Sometimes you have to stand up on the pedals. It’s a long title for a blog post, I’ll admit. It also has more meaning than just bicycling, though that’s where it stems from.
I like bicycling. I do it when I can, which is not often enough, if my midsection is any indication. I’m not one of those Spandex-sausages on an overpriced carbon-fiber rocket-bike, though. Sometimes I ride my late-1980’s mountain bike (no suspension, GASP!) and I go fast-for-me, which is not all that fast. Sometimes I like to ride this bike:
I built that bicycle with my own hands, and it’s a blast to ride. It’s not fast, and it creaks and rattles, and it’s not even very comfortable…but I like it. And when I coast, I stand up on the pedals. It makes me about seven feet tall when I do.
And every time I do that I think: “Sometimes, you have to stand up on the pedals.” It has a sort of a Ferris Bueller-esque feeling to it. You know, “Life moves pretty fast. If you don’t stop and look around once in a while, you could miss it.”
Standing up on a bike’s pedals is dumb. You become a big sail and slow the bike down. You’re more likely to hit your head on a tree branch. You could easily go right over the handlebars. Spandex sausages NEVER stand up on the pedals, because it’s inefficient and counterintuitive. Could be sub-optimal. (oh no!) And that’s why you have to do it. Sometimes (most times, really) we get so tangled up in our dramas and stresses that we keep our head down and we push forward, forward…always forward — take the quickest route home from work, cook the quickest meal for dinner, eat as quick as possible, do the dishes as fast as we can so we can get the kids in bed and get ourselves to bed as fast as we can…so that we can wake up and shower as fast as we can…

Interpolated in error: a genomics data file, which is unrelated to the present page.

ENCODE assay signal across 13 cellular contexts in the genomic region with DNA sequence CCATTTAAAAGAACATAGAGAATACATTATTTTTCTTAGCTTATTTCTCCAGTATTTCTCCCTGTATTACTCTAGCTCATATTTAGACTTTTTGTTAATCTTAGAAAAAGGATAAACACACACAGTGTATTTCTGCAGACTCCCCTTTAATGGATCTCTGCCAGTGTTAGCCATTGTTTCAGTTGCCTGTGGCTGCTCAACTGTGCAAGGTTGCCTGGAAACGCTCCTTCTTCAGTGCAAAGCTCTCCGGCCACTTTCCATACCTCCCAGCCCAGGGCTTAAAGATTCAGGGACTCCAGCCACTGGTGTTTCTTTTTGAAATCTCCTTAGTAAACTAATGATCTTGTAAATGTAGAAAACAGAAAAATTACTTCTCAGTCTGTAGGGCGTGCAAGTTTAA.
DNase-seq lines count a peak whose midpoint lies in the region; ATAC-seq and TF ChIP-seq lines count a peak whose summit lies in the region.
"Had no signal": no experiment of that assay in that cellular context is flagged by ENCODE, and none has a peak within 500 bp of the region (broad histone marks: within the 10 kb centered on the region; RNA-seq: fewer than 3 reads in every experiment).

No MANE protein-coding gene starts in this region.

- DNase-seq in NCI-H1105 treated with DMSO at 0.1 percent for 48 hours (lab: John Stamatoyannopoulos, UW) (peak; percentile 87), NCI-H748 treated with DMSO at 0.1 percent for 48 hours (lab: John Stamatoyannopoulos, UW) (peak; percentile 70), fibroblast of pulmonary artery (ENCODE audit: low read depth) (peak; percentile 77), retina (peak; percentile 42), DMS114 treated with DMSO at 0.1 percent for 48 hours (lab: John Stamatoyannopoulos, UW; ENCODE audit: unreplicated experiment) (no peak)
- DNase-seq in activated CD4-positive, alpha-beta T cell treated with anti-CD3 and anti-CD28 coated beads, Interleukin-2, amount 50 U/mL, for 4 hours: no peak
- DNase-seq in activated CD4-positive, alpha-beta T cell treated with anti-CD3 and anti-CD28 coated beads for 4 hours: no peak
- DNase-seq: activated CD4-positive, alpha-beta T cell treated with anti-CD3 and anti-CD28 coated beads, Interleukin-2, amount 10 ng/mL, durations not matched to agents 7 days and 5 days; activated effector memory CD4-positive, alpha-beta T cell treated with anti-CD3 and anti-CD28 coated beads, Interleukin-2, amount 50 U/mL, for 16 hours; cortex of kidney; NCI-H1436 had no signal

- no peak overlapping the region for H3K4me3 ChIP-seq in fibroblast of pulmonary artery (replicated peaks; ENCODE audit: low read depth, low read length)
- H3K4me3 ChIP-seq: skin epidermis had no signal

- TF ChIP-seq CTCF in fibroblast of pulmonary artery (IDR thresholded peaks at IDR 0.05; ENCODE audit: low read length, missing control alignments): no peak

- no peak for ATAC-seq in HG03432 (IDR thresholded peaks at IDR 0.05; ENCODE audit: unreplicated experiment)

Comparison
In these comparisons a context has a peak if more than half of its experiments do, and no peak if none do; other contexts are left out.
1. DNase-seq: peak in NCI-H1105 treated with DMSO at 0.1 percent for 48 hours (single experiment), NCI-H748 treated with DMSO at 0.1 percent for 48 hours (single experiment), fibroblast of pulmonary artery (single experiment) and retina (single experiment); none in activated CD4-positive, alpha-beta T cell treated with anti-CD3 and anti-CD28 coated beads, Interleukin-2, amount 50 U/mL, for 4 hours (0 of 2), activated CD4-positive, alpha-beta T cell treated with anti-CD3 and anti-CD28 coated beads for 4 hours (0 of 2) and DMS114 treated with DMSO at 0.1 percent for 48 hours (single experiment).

You get the point.
Sometimes you have to stop doing that. You have to pop your head up and feel the wind in your hair. Or in your ears if you’ve chosen to shave your head. You need to stand up on the pedals so that you feel seven feet tall, and like you’re flying, man. It’s the things that don’t make sense that remind us that we’re alive.
Can you tell me what you thought of the sunset last night? You can’t, can you? It was right there, on the western half of the sky, but if it was like most nights you put down the sunvisor if you had to drive into it, or ignored it if you drove home the other way, and completely ignored it as you rushed along your life’s path. And what happens if you DO stop to look at the sunset? I know, people stare at you and think you’re a bit daft. Let ’em. It’s worth it for sunsets like the one I had last night:
I mean, really, isn’t that gorgeous? I got stared at by the drivers of cars driving by as I snapped that photo. They were in such a hurry to get out of the Publix with their milk or crab cakes or whatever that they stared at the guy with the red bike and camera-phone, instead of THAT sunset that was right in front of them.
Don’t do that. Maybe just don’t do that tonight. Look at the sunset on the way home. Stand up on the pedals.